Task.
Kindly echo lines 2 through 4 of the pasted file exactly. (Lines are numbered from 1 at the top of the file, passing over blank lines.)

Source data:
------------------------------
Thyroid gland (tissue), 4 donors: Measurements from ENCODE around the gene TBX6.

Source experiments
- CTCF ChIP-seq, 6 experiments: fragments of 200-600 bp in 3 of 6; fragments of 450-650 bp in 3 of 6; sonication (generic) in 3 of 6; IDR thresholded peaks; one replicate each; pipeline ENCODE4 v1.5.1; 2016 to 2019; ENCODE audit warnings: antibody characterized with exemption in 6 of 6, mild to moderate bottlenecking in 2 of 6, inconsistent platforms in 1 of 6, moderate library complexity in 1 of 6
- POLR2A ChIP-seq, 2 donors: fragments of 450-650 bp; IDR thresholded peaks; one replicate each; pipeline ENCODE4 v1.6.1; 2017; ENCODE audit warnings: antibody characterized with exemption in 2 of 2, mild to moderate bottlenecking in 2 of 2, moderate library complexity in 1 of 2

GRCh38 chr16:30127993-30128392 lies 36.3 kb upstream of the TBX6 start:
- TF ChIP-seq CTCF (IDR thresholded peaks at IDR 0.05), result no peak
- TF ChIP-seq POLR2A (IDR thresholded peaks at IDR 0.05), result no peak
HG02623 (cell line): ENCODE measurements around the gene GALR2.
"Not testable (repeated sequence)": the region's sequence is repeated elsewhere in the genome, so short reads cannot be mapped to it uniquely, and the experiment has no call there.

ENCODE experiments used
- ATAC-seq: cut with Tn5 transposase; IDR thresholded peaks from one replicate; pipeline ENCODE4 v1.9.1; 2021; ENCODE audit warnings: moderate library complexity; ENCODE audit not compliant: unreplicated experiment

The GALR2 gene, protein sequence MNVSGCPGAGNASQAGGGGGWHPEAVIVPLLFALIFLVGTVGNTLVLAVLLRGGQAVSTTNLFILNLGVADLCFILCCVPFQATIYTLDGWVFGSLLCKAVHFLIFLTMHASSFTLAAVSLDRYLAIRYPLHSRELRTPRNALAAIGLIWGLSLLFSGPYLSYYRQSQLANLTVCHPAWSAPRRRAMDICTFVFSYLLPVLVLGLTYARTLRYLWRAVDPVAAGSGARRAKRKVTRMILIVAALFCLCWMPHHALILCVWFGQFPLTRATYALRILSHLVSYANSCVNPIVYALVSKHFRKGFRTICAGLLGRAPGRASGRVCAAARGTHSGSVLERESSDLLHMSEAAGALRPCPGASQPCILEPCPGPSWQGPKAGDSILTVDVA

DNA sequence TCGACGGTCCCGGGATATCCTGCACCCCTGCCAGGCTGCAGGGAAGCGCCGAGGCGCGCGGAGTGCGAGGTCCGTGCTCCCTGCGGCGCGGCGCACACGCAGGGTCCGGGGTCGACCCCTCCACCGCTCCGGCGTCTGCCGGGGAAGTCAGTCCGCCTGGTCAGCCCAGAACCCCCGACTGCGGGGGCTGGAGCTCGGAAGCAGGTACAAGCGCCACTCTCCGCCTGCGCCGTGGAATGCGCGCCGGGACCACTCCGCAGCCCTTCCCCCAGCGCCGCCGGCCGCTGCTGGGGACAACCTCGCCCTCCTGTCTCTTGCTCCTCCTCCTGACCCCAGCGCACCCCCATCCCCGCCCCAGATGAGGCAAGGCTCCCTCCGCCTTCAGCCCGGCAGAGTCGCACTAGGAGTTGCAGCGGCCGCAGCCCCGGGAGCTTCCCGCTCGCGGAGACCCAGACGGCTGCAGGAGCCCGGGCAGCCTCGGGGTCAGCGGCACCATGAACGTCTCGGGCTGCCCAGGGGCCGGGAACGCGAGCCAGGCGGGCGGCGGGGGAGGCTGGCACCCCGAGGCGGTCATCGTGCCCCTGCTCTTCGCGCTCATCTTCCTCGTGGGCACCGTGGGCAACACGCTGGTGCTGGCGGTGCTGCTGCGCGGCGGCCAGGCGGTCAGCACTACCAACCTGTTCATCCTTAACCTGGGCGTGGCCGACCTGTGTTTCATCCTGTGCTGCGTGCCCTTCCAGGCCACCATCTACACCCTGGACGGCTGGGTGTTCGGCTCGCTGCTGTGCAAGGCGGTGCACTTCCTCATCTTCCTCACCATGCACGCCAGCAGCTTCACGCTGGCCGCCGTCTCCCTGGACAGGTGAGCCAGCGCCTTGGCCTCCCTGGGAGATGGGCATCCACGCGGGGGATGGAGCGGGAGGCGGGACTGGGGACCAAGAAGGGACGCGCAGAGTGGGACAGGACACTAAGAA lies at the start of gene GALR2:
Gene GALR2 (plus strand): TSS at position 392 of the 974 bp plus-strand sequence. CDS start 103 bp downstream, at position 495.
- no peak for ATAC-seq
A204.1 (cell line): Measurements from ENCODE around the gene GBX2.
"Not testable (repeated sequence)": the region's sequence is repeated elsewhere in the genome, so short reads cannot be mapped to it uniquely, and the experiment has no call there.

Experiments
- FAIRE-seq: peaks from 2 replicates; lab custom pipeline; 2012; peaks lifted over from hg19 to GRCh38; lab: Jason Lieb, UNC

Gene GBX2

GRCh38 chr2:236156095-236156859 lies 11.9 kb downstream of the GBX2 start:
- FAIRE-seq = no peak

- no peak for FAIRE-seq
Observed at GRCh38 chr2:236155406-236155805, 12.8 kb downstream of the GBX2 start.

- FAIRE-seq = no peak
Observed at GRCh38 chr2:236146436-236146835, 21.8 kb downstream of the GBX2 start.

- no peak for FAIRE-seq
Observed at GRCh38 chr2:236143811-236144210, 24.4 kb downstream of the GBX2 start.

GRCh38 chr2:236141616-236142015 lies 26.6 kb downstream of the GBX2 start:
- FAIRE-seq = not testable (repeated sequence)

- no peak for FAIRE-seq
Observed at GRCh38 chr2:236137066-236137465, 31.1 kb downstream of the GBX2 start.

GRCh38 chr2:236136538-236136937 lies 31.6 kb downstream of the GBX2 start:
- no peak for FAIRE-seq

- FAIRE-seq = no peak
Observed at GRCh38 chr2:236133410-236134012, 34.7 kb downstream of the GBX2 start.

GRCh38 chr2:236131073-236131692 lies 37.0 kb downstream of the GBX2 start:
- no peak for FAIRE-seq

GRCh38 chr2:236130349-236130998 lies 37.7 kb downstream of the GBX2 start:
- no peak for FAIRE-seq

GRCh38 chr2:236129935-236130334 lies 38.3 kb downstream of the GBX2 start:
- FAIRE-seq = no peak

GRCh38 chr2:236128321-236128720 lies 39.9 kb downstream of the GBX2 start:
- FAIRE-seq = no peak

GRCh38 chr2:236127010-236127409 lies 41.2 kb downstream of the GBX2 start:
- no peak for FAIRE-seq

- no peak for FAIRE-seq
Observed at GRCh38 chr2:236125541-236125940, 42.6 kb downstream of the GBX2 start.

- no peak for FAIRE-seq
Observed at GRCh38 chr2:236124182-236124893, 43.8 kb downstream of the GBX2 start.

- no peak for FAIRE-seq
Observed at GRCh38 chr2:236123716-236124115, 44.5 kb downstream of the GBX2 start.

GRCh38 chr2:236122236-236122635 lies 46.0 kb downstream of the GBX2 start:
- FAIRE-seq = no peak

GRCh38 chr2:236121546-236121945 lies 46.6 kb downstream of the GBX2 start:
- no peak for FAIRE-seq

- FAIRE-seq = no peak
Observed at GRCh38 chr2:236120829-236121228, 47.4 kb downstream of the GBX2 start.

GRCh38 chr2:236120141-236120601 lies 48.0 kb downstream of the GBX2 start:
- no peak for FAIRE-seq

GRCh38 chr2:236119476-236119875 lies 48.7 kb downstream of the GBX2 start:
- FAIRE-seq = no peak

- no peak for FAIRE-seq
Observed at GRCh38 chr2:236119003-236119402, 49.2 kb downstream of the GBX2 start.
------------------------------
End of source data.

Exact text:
Source experiments
- CTCF ChIP-seq, 6 experiments: fragments of 200-600 bp in 3 of 6; fragments of 450-650 bp in 3 of 6; sonication (generic) in 3 of 6; IDR thresholded peaks; one replicate each; pipeline ENCODE4 v1.5.1; 2016 to 2019; ENCODE audit warnings: antibody characterized with exemption in 6 of 6, mild to moderate bottlenecking in 2 of 6, inconsistent platforms in 1 of 6, moderate library complexity in 1 of 6
- POLR2A ChIP-seq, 2 donors: fragments of 450-650 bp; IDR thresholded peaks; one replicate each; pipeline ENCODE4 v1.6.1; 2017; ENCODE audit warnings: antibody characterized with exemption in 2 of 2, mild to moderate bottlenecking in 2 of 2, moderate library complexity in 1 of 2